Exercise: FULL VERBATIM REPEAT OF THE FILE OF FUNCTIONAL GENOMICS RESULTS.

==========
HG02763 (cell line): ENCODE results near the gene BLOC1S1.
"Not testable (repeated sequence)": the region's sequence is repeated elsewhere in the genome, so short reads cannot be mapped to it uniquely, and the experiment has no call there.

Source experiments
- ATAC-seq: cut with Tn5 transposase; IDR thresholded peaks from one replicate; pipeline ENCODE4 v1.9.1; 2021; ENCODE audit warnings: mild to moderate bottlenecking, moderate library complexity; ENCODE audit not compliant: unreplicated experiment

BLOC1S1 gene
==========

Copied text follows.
HG02763 (cell line): ENCODE results near the gene BLOC1S1.
"Not testable (repeated sequence)": the region's sequence is repeated elsewhere in the genome, so short reads cannot be mapped to it uniquely, and the experiment has no call there.

Source experiments
- ATAC-seq: cut with Tn5 transposase; IDR thresholded peaks from one replicate; pipeline ENCODE4 v1.9.1; 2021; ENCODE audit warnings: mild to moderate bottlenecking, moderate library complexity; ENCODE audit not compliant: unreplicated experiment

BLOC1S1 gene